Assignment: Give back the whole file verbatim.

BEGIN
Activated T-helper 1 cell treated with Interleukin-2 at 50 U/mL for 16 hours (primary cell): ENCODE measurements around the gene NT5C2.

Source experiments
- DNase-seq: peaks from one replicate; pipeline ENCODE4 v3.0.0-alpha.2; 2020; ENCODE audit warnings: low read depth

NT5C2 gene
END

Activated T-helper 1 cell treated with Interleukin-2 at 50 U/mL for 16 hours (primary cell): ENCODE measurements around the gene NT5C2.

Source experiments
- DNase-seq: peaks from one replicate; pipeline ENCODE4 v3.0.0-alpha.2; 2020; ENCODE audit warnings: low read depth

NT5C2 gene